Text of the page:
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I wonder if this will help me with those hot hot 5k colors.
It will likely help you understand what’s going on, but it might not lead to a solution you like. Let me explain a little further.
I assume you’re working on a 5K iMac. As you may know, the 5K iMacs use the Display P3 colour space (DCI-P3 with a gamma of 2.2 instead of 2.6). The new MacBook Pros do, too. In short, this means they can display a wider range of colours than previous Macs could. Previous Macs were sRGB-like*.
Most design for screen (web, iOS, Android) targets sRGB. If you have a colour that’s bright red in the sRGB colour space (#ff0000) and keep the value the same (#ff0000), but display it in the Display P3 colour space, it will be brighter. This is often what happens with apps that aren’t correctly colour managed, and is the likely cause of “hot hot” colours.
There’s two decent solutions.
If you set your display to use the sRGB colour space (often called “sRGB emulation” on external third party displays), the problem disappears, and you can use software that isn’t colour management aware. Ultimately, this is just a band-aid solution, but as it stands, the web, iOS, and Android all typically treat images with no ICC profile as sRGB. It’s a pragmatic fix. The issue with the 5K iMac is that I’m not aware if this is possible. I don’t have a Display P3 Mac to test, so I can’t give a definitive answer on how to do it.
Photoshop, Illustrator and Affinity Designer all have various ways to set a document’s colour profile, or to proof the current document as sRGB. In Photoshop, choosing Edit → Assign Profile will do it.
Or, you can just preview the current document as sRGB, if you don’t want to actually assign a profile. Choose View → Proof Setup → Internet Standard (sRGB) to do that.
Using software that is colour management aware will also let you build Display P3 native assets, for the newer Macs and iOS devices. I honestly don’t think there’s a huge need to do this just yet — sRGB is the lowest common denominator and being able to use colours outside the sRGB gamut isn’t usually worth the extra disk space (iOS typically bundles separate sRGB and Display P3 assets, and the Display P3 assets are a lot bigger if you save them the recommended way).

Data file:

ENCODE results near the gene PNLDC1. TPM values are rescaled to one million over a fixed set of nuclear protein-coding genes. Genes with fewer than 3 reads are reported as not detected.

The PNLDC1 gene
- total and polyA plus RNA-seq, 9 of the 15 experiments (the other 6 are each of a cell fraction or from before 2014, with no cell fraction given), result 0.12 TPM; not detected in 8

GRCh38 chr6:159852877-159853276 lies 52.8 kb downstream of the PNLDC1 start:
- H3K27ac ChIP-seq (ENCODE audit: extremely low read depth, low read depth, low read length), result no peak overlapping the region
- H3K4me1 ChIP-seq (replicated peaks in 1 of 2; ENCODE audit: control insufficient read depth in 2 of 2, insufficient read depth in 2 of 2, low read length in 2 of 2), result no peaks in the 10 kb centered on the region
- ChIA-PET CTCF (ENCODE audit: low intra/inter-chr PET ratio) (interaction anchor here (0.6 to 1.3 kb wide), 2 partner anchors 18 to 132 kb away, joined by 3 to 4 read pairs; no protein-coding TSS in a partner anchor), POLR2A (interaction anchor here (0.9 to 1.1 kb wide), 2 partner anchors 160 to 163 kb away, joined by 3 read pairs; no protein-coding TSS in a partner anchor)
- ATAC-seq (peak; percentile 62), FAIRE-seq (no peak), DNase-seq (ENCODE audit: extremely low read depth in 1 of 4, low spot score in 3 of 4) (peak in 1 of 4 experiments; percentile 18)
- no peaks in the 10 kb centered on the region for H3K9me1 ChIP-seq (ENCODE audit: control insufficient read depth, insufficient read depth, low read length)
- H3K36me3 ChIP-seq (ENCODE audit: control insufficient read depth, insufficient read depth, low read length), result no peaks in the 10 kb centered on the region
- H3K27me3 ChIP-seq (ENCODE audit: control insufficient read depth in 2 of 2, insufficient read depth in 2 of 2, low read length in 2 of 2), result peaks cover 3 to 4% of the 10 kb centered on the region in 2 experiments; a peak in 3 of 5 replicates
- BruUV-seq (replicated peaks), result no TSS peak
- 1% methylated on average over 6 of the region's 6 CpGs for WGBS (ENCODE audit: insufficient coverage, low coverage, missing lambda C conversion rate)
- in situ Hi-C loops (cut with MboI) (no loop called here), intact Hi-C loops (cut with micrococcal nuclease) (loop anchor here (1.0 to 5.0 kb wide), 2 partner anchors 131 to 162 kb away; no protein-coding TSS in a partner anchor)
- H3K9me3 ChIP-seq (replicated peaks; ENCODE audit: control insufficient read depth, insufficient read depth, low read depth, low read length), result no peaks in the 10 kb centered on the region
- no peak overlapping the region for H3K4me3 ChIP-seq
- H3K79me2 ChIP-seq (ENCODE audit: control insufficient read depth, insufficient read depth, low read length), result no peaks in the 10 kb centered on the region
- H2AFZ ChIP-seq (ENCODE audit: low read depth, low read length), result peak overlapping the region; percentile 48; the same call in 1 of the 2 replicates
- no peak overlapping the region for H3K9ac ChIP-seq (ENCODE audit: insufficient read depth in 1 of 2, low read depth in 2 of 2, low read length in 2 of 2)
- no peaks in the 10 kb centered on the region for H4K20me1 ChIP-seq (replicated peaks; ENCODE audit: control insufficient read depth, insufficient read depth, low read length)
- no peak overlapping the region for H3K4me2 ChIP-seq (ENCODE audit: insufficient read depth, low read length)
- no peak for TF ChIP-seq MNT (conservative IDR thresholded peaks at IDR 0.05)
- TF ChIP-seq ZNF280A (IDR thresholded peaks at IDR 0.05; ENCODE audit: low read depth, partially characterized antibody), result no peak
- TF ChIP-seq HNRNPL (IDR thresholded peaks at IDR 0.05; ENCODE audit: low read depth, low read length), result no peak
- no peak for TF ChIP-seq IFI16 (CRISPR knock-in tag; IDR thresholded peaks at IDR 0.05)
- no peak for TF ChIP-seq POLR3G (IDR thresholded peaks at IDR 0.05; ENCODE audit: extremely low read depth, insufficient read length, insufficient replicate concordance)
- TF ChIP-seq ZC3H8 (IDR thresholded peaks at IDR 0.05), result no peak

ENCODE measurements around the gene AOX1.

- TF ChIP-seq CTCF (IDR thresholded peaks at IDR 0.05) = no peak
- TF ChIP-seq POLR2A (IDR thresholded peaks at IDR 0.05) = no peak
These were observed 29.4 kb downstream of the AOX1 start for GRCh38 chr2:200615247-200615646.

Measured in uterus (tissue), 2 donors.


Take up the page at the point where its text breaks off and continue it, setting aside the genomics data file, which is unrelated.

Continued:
*It’s a bit more complicated than that, but I think “sRGB-like” is close enough for this context.
Full disclosure: I played a small role in this book and am listed as a Technical Editor. The book is good, and as far as I am aware, it is entirely correct. I favour option 1 above for UI design (a very pragmatic approach), but option 2 is definitely the right way to go in many cases, and is what the book promotes and covers in detail.
Marc, we need to take your DN comments and replies and compile them into a book. You leave a ton of nuggets lying around in miscellaneous threads on DN.
This is fantastic and you're amazing for replying to this detail.
What I could add is basically this (yes, 5k iMac)
Using the straight up sRGB profile makes the colors too vibrant (and incorrect looking) than the vanilla iMac profile, I've found, particularly noticeable in OSX icons and such.
I use Sketch, which is sRGB. It looks "overly vibrant" when designing in the software, but exports to a correct gamma.
Sketch colors don't seem to change much when swapping between vanilla and sRGB, just slightly.
It's a little painful to see it overly "hot hot" when designing, but I've got the right hex colors (selected before this new color profile) and I'm just relying on it looking right for most other folks.
Thanks, and no problem.
I don’t think there’s a way to switch the iMac to sRGB. I thought there was, and I hope there is, but the methods I know of don’t seem to work. I’d love to know more.
Using Sketch Mirror or Skala Preview should show the correct colours on your device (even if it’s an iPhone 7 or iPad Pro with a Display P3 screen).
Yeah. I think this relates to 1.
This really should be fixable. It’s only a software issue. If there’s no obvious solution, I might end up getting a third party display that can be set to sRGB.
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